Transvaalbuurt

I’ve been doing some research about our neighborhood in Amsterdam Oost — the Transvaalbuurt — and I must say that I’ve been learning some fascinating stuff in the process…

Oost - Laing's Nekstraat 1932

The Transvaalbuurt (named after people and places from the Netherlands’ colonial history in South Africa) is geographically defined by a canal (the Ringvaart) to the south, a set of train tracks (running from the Amstel Station to the Muiderpoortstation) to the north, and one major street (the Linnaeusstraat) on the east and another (the Wibautstraat) on the west. It was originally developed around the turn of the 20th Century — and it became a major resettling point for the city’s Jewish population, after the original Joodse buurt (Jewish neighborhood) near the Waterlooplein had become a slum, being so run-down as to pose a significant health hazard. Not only were the original inhabitants of the Transvaalbuurt predominantly Jewish — they were also socialists, serving as members and major advocates of the trade unions (especially the Federation of Diamond Workers) and idealistic crusaders for a new kind of government in the Netherlands.

Businesses were incorporated. Schools were established. A large synagogue, with room for 500 worshipers, was erected on the Linnaeusstraat — approximately where our local police station is now located and where we now shop for soap, shampoo, and toiletries at the local Etos. In the early boom years of the Transvaalbuurt, dozens of various shops were opened, catering to the local clientele. Right across the street from where we now live was a store specializing in the sale of books, party supplies, and toys, and next to it was a cigar factory (these can be seen in the photograph above, dating from 1932). And though we don’t know exactly what our apartment would have been used for back in those early days (apart from the fact that its zoning was only recently changed from being a “Winkelhuis” or “Shop-house”), it’s not hard to imagine that it could have been a little Mom-and-Pop kosher grocery store or something like that (especially if you look at our place from the outside). It’s interesting to think what the neighborhood would have been like back in those days.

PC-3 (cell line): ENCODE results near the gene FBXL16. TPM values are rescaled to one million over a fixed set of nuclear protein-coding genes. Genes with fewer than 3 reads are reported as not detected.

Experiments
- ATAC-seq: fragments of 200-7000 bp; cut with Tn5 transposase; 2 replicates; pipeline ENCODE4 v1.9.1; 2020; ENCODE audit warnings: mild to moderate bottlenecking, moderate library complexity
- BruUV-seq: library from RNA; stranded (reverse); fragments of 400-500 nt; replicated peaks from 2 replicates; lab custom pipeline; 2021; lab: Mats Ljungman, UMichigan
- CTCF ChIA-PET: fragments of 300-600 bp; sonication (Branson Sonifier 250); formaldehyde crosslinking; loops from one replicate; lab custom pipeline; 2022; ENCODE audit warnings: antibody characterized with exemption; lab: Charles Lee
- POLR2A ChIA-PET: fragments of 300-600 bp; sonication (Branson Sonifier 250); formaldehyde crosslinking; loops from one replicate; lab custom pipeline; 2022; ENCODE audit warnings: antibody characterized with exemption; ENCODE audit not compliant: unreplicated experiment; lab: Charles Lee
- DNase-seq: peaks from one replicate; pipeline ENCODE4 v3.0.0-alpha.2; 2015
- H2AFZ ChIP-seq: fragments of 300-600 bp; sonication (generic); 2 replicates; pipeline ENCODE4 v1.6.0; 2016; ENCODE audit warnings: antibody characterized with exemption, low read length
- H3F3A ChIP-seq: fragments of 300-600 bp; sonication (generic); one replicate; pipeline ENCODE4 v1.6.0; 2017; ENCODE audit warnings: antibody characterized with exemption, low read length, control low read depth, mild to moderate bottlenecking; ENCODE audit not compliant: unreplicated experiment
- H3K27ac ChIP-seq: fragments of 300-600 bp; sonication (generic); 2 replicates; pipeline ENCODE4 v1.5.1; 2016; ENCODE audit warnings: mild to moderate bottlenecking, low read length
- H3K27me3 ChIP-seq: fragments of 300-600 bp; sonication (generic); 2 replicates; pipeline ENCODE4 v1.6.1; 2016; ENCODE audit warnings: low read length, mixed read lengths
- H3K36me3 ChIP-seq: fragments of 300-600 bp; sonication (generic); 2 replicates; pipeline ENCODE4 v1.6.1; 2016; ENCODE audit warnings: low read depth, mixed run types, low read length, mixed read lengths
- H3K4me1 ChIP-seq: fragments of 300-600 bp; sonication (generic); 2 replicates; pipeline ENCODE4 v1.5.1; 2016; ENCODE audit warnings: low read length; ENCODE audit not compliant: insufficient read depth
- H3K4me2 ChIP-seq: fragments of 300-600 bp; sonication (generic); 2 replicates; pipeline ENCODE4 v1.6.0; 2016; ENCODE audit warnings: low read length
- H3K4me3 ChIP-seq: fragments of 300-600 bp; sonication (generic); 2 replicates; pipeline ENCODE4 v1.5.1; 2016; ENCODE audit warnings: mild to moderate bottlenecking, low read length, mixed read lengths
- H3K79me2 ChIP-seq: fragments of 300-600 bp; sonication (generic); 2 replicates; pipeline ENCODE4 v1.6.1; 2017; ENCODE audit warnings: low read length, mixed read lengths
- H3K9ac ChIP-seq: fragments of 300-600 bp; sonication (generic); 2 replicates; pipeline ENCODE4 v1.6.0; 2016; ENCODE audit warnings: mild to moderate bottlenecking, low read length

Well, as you can probably imagine, in a neighborhood full of Jews and Socialists, the Transvaalbuurt was dramatically and tragically transformed halfway through the 20th Century, during the years when Amsterdam was occupied by Nazi Germany. Because the neighborhood already had such a high concentration of Jewish people — and because the natural barriers formed by the elevated train line on the north and the long canal on the south which allowed the area to be easily policed — the Nazis systematically funneled large numbers of Jews from around the city and the surrounding countryside into the Transvaalbuurt. By the spring of 1943, the neighborhood had truly become a Jewish ghetto.

Oost - Joodse Schoolkinderen